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  • Jody Kussin

In Times Like These #9 3-23-2020

How long until we start regressing? By the way, it’s bound to happen to us all, regardless of our age or stage (even our pets are going to back up a tad.) Our little ones will go back to thumb sucking, refusing to sleep alone, exhibiting signs of separation anxiety, and wetting the bed, even if they’ve not done so for years. Our middle ones will likely become whinier, clingier, more irritable, and ‘less capable.’ They may need help for things they mastered years ago – shoe tying, hair braiding, bike riding, computer proficiency. Teens – well – teens may be a little less likely to regress initially, as many will be able to make this crisis ‘not about them.’ That’s a protective factor although it can present to you as a parent as selfishness. It’s developmentally appropriate so maybe enjoy it until it passes and no judging. Once their self-focus dissipates, they too may regress. And their regression may look like withdrawal, isolation, and/or irrational irritability and anger. Depending on the person and their innate temperament, regression can present uniquely for each individual, so knowing yourself and your children is helpful.


And what about YOU? You the young adult or young parent or middle age boomer or aging adult? What will regression look like for you? Well – think of the areas of mastery in which you’ve made progress and for which you are quite proud. Exercising well? Getting out and about and sustaining friendships? Doing well at school? Doing well at work? Eating healthy? Feeling proud of your work performance? Keeping your space clutter free and clear? Getting along with members of your family? Roommates? Significant others? Staying on top of work–life balance and not having more than 20, 200, 2000, 20,000 emails in you email in box? Regressing looks like slip sliding backward and falling into old behavior patterns. Regressing is not life/death but it is disconcerting because once you start down that spiraling path, you think, ‘well, I had two donuts this morning so, why not the box this afternoon?’ or ‘what the heck, I haven’t gotten out of sweat pants since Monday so why bother today, on Friday?’


Resilience has been defined as the maintenance of healthy ⁄successful functioning or adaptation within the context of a significant adversity or threat. So that’s the question – can we adapt? Can we move outside the comfort zone and fit into the new world regs and rules? Time to access our inner chameleon and increase our flexibility skills.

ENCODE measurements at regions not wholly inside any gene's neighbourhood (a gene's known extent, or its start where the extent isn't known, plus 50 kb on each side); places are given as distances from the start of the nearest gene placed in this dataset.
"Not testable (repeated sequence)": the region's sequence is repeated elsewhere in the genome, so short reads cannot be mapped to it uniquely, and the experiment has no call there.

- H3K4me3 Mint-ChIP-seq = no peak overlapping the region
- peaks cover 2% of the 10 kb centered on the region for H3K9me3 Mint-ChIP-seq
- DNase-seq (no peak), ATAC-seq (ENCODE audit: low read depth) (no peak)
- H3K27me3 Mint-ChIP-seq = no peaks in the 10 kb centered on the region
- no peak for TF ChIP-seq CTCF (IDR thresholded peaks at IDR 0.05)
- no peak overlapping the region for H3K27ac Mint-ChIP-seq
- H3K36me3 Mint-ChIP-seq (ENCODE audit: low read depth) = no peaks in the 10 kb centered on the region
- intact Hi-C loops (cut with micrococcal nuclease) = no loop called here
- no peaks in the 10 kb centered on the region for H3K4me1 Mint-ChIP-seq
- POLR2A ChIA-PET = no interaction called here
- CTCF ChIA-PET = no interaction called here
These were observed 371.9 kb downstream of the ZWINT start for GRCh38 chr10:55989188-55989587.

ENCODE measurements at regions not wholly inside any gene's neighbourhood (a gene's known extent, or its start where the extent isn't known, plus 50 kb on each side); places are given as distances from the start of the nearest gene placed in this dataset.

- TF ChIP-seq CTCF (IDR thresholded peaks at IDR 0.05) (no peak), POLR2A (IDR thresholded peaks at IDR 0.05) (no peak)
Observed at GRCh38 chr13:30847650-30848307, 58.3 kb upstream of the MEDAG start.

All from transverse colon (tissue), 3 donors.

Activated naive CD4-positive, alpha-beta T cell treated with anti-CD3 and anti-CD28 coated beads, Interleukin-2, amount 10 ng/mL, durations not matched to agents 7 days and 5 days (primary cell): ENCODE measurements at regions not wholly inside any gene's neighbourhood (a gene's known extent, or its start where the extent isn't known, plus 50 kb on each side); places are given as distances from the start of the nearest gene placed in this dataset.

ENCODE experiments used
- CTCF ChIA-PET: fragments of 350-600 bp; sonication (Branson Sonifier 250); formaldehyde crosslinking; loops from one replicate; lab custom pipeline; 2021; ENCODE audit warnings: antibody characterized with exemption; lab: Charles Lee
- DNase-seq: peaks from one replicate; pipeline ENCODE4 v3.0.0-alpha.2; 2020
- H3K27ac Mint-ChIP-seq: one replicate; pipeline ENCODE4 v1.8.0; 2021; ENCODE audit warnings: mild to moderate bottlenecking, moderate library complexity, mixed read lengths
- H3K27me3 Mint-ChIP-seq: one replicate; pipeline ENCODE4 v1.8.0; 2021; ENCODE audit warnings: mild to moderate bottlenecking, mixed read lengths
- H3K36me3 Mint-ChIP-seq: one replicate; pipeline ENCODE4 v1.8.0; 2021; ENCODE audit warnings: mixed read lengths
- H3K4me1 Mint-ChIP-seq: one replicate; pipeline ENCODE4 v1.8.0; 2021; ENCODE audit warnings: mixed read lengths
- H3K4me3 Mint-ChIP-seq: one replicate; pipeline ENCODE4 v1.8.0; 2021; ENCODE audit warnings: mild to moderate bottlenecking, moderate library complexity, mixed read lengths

Currently we are a country attempting to cope with a new stress – sheltering in place. It’s unheard of for most of us, unless you are a survivor of the Holocaust or Japanese Internment or Armenian Genocide or Native American/Indigenous peoples forced reservation round ups….so, actually, it’s new for most of us, but not all of us. And for those of us for whom this is new, we may be lacking the ability to tolerate frustration at the levels we need – so not only can we not cope, but we are upset to discover we cannot cope!


So, what to do? Is it too late? Should we just accept the inevitable and assume this is as good as it’s going to get? Or, if not, what are the protective factors toward resiliency that we can adopt now, and which behaviors should we prioritize?


There are many wonderful studies on this topic (google, Siri, Alexa, pub med) so I am not going to provide those here. Instead, here is a summary of what we know. Remember that resilience is ‘the ability to manage and bounce back from all types of challenges that emerge in every family’s life. It means finding ways to solve problems, building and sustaining trusting relationships including relationships with your own child, and knowing how to seek help when necessary.’

The Center for the Study of Social Policies lists five protective factors: 1) Parental resilience; 2) Social connections; 3) Knowledge of parenting and child development; 4) Concrete support in time of need; and 5) Social and emotional competence of children (i.e., building and sustaining secure attachments.) All you need to do is choose one on which to focus. One a day or one a week, your call. If it’s parental resilience, make this the week you prioritize you. Go back to jogging. Or gardening. Stake out a claim for at least an hour of ‘you time’ (which may look like six different 10 minutes of ‘you time’ depending on your childcare responsibilities.) Or if you choose ‘concrete support in a time of need’, WRITE out a list of needs, like you write out a grocery list, and keep it handy and add to it. Then have a brainstorming session, including people in your house or friends online, and start writing out resources. If you are not on ‘next door app’ this may be a good time to download it. Check out your local public health pages. Join Facebook pages even if you have not done so before. Collecting concrete support is manageable, if not intuitive. And so on. One protective factor at a time.


This is HARD but not IMPOSSIBLE. To quote from Alice in Wonderland:


"Alice laughed: "There's no use trying," she said; "one can't believe impossible things." "I daresay you haven't had much practice," said the Queen. "When I was younger, I always did it for half an hour a day. Why, sometimes I've believed as many as six impossible things before breakfast." Alice in Wonderland.


In these times, let’s believe in six impossible things before breakfast. Or, given that we are all stuck at home, we can give ourselves all day to believe the impossible. Try it out. You will find that the impossibly, improbably, IS possible!

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